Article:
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The reasons are all there. First, we live in a changing world. Society and human life on earth is constantly changing. Needs, wants and contexts are constantly in flux. Entrepreneurs see this as an opportunity and do not shrink from the challenge. Indeed they are not risk-focused but opportunity focussed. Second, all human organizations experienceentropy and stagnation. Homeostasis in systems means always tending to the tried and true, even the church. For example all revivals in church history have never been sustained. Intellectual forces that shape the way people think and act are having a profound effect on how we function as a church: secularism, post-modernity, growing urbanization and the re-emergence of Islam. You might long for the “good old days” but the fact is they are gone and we face new challenges. Instead of seeing change as an evil we can see it as an opportunity. But first we must ask exactly what is innovation and entrepreneurship.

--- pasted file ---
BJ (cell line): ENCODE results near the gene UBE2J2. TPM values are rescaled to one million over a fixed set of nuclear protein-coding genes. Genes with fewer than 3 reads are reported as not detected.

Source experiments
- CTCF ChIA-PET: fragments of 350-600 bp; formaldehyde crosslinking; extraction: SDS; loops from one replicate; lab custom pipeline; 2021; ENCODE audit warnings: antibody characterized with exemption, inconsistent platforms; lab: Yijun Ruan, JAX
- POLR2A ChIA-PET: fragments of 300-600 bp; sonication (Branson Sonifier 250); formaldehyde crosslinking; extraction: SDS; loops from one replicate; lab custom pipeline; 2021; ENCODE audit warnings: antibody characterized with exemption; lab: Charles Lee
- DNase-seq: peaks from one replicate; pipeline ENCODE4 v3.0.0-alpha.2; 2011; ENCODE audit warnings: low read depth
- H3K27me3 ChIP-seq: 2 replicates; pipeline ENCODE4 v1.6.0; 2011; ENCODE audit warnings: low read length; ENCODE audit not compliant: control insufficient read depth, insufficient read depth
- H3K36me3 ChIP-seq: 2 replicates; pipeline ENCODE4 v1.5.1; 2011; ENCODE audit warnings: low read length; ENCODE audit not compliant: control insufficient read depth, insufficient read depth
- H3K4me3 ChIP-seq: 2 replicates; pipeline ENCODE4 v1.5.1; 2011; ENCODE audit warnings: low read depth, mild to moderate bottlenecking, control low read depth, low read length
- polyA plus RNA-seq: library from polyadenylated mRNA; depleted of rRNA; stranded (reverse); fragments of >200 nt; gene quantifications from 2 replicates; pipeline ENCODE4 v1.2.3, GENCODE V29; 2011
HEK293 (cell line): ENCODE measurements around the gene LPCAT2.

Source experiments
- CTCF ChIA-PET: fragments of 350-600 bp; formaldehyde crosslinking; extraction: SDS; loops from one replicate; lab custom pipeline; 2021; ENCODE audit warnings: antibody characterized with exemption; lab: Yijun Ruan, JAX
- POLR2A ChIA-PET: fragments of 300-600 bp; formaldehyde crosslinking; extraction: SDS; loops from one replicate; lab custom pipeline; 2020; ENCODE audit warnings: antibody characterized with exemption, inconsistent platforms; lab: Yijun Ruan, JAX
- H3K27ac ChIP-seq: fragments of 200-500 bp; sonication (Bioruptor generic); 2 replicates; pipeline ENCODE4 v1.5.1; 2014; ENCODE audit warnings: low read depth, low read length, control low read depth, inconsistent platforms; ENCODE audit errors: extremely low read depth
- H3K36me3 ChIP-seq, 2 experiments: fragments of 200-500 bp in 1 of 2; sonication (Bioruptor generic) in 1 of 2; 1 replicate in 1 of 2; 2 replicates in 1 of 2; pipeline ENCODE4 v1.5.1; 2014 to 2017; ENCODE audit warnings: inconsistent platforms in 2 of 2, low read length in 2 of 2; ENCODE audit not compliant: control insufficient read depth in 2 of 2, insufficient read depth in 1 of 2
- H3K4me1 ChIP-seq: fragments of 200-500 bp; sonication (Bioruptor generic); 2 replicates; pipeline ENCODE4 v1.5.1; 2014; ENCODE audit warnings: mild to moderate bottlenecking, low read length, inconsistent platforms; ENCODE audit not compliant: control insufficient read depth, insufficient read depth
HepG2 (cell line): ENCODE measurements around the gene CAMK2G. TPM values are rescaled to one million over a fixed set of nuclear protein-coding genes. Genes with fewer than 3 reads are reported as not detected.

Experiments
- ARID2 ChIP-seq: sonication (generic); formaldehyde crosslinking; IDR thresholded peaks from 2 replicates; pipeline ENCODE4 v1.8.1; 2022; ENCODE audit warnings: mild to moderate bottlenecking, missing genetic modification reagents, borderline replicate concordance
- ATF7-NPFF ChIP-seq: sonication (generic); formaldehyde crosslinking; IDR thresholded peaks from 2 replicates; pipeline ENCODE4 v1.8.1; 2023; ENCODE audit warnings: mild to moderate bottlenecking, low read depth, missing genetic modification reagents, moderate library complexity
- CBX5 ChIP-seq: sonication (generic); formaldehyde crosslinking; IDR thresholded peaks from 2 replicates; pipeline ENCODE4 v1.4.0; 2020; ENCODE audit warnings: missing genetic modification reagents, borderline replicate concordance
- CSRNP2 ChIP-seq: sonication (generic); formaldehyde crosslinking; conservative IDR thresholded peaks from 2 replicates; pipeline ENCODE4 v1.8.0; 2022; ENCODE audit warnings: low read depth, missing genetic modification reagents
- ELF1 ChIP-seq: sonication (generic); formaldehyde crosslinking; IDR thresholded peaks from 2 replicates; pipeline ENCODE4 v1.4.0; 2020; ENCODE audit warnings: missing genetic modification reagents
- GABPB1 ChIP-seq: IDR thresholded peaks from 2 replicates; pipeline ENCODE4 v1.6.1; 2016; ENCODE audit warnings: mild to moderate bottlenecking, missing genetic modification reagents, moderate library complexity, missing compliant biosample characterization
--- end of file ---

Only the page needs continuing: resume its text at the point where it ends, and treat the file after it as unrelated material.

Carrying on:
The simplest way to describe it is in a chart: